“Follow the bouncing ball,” Appleby said under his breath.
Then, turning to his Australian coach and his New Jersey caddie more out of amazement than frustration, he said, “That ball could wind up 6 feet right of the flag and you'd never know it until you got there.”
“You can only be sure it's not next to the pitch mark,” coach Steve Bann said.
“That's because there is no pitch mark,” replied Joe Damiano, the caddie.
No one was quite sure what to expect when they arrived at the 135th British Open, which starts Thursday, because it has not been at Royal Liverpool in 39 years. More puzzling than the links, however, are the fastest, firmest and crustiest conditions anyone can remember in years.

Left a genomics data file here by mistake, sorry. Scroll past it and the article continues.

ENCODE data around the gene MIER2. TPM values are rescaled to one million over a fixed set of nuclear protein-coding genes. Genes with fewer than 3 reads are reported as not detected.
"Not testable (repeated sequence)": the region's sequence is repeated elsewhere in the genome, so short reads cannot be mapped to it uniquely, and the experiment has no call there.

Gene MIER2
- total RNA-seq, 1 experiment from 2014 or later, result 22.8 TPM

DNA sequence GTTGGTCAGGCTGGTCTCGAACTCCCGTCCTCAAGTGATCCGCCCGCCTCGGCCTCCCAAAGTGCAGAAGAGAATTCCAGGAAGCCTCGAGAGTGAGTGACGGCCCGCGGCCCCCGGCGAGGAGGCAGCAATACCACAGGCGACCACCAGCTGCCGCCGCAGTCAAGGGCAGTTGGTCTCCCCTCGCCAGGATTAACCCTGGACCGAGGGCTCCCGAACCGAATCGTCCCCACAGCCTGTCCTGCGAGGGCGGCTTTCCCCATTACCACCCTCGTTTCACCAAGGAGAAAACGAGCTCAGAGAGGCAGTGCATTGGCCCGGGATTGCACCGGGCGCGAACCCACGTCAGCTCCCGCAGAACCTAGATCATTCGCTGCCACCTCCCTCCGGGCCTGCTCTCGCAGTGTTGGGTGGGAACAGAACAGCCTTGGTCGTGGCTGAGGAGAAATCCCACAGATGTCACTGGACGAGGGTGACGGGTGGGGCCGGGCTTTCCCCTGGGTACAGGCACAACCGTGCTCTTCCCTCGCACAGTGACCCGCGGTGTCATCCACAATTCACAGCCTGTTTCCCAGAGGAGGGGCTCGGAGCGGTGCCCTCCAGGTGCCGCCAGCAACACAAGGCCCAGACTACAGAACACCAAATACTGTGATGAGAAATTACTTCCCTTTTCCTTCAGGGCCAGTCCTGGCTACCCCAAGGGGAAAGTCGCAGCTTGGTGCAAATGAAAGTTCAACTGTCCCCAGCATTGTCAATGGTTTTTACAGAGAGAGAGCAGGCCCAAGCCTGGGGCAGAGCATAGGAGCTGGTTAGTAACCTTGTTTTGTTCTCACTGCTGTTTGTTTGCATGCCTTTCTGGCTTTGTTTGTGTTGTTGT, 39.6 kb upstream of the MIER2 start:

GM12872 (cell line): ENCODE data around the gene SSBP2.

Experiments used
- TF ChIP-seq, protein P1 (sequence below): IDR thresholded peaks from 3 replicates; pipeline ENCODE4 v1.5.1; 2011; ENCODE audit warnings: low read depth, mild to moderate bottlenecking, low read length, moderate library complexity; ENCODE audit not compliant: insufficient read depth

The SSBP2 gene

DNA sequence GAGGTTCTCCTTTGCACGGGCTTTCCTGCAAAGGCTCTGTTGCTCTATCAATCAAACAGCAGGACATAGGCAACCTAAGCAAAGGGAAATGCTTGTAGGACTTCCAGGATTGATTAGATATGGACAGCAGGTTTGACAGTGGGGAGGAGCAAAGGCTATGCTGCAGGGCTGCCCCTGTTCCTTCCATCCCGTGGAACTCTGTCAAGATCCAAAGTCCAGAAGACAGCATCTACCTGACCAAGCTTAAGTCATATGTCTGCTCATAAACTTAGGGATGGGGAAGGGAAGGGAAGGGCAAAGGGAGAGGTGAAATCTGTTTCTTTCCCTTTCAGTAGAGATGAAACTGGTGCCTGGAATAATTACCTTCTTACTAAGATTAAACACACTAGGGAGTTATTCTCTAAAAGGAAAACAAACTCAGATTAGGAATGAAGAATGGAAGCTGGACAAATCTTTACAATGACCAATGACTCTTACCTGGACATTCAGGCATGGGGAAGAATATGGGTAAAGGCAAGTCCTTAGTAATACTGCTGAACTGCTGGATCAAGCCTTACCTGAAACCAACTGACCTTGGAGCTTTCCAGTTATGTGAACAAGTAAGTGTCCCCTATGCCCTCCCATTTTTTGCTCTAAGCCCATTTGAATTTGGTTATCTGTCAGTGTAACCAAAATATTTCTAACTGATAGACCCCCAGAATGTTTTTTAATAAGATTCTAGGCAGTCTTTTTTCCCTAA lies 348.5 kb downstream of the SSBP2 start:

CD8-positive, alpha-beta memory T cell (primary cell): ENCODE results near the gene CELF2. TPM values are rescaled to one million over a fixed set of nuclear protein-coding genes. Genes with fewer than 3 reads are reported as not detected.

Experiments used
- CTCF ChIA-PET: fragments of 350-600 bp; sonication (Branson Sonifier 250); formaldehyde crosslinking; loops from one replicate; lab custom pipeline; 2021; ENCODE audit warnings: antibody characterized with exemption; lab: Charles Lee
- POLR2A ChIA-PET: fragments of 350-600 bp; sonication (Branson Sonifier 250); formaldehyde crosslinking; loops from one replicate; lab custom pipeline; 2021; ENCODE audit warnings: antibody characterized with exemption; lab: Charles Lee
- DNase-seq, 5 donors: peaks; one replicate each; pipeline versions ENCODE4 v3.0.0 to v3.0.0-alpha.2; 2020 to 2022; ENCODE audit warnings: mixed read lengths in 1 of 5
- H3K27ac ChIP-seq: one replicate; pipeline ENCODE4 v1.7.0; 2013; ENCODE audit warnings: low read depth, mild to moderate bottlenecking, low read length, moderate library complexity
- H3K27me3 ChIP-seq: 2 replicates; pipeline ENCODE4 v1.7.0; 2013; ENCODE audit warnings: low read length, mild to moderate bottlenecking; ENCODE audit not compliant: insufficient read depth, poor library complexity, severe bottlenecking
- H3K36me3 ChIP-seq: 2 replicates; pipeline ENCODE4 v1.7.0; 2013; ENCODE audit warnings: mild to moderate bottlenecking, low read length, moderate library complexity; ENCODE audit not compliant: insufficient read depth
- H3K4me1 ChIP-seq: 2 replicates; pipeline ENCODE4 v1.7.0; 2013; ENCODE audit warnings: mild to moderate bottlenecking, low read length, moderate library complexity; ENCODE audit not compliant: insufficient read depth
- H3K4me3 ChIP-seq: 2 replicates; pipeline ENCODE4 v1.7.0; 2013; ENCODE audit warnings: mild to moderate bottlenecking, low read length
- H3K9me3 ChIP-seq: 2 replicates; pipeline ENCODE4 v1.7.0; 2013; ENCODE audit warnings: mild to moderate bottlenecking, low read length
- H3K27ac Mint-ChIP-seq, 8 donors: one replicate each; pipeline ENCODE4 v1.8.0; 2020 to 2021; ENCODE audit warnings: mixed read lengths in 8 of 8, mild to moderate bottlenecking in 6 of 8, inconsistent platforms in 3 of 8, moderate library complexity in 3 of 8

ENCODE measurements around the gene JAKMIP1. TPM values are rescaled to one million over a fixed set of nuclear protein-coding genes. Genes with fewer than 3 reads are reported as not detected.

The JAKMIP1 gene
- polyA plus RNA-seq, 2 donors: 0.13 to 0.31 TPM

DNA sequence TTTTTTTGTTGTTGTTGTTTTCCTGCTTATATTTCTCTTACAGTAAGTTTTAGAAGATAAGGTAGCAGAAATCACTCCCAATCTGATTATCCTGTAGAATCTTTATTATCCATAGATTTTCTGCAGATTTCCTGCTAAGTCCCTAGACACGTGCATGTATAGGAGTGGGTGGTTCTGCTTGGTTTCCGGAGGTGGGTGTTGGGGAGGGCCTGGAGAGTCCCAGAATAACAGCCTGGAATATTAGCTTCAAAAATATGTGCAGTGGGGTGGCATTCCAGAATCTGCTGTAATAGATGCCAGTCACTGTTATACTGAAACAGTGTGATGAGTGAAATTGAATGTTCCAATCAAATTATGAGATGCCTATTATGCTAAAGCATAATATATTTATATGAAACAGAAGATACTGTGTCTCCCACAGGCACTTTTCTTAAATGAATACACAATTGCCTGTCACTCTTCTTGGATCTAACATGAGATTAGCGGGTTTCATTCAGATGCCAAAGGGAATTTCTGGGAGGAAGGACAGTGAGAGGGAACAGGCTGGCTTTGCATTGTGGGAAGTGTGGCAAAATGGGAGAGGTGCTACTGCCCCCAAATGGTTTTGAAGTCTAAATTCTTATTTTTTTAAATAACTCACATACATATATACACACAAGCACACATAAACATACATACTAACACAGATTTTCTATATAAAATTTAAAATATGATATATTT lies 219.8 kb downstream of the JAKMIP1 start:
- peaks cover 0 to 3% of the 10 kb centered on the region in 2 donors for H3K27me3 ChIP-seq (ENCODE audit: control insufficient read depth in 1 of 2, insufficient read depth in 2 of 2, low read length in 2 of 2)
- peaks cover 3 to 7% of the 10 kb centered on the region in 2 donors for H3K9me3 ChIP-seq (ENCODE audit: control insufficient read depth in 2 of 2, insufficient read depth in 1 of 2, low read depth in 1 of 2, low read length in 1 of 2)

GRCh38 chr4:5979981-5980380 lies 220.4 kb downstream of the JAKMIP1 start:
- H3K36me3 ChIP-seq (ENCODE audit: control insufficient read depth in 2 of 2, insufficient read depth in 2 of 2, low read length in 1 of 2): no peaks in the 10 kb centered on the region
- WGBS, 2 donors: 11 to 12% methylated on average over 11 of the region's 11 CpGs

This is the brown British Open.
A heat wave in Britain - the temperature reached 91 degrees on Wednesday - has caused the rough to die, leaving wispy strands of native grasses and fairways that are a mixture of yellow and brown. Yellow is the color of the grass, brown is where the grass has died.
Phil Mickelson usually takes off the day before a major to escape the commotion and play a casual round at a nearby course. He didn't see the point of that this time because “I can't find a course as firm as this.”
Someone suggested going to nearby John Lennon Airport, which didn't sound like a bad idea except for one thing:
“I'm pretty sure they won't cut any holes in the runway,” Mickelson said.